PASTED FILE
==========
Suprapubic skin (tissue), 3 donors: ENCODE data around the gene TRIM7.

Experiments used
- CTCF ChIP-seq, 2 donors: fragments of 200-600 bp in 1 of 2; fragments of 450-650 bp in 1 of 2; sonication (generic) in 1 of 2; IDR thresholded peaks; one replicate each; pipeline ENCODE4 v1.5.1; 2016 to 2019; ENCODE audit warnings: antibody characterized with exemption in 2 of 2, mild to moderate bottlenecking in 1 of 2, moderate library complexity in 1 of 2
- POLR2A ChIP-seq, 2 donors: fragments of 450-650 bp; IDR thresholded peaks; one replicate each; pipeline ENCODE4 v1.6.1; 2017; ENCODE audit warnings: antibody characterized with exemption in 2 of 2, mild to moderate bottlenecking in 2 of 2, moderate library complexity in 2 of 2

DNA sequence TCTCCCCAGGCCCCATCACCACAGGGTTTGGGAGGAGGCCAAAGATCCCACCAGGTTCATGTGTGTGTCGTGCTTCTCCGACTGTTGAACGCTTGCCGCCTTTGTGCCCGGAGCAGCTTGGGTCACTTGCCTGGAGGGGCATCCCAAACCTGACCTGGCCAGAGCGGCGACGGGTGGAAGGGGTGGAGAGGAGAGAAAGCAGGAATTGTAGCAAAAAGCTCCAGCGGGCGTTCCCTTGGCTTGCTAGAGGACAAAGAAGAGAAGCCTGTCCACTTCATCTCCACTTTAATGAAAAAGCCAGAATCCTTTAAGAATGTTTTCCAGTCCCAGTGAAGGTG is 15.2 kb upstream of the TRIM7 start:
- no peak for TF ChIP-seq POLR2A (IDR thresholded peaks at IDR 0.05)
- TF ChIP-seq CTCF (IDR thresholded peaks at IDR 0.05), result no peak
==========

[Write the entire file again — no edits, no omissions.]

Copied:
Suprapubic skin (tissue), 3 donors: ENCODE data around the gene TRIM7.

Experiments used
- CTCF ChIP-seq, 2 donors: fragments of 200-600 bp in 1 of 2; fragments of 450-650 bp in 1 of 2; sonication (generic) in 1 of 2; IDR thresholded peaks; one replicate each; pipeline ENCODE4 v1.5.1; 2016 to 2019; ENCODE audit warnings: antibody characterized with exemption in 2 of 2, mild to moderate bottlenecking in 1 of 2, moderate library complexity in 1 of 2
- POLR2A ChIP-seq, 2 donors: fragments of 450-650 bp; IDR thresholded peaks; one replicate each; pipeline ENCODE4 v1.6.1; 2017; ENCODE audit warnings: antibody characterized with exemption in 2 of 2, mild to moderate bottlenecking in 2 of 2, moderate library complexity in 2 of 2

DNA sequence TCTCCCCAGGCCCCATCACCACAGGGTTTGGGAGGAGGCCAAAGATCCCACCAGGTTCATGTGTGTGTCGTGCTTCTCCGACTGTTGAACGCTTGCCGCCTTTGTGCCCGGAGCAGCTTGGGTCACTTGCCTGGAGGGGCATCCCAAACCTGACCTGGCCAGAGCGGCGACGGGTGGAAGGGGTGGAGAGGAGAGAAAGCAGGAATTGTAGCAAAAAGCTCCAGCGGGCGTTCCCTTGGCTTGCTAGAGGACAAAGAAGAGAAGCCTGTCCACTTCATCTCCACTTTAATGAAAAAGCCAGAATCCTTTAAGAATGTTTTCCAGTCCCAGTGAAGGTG is 15.2 kb upstream of the TRIM7 start:
- no peak for TF ChIP-seq POLR2A (IDR thresholded peaks at IDR 0.05)
- TF ChIP-seq CTCF (IDR thresholded peaks at IDR 0.05), result no peak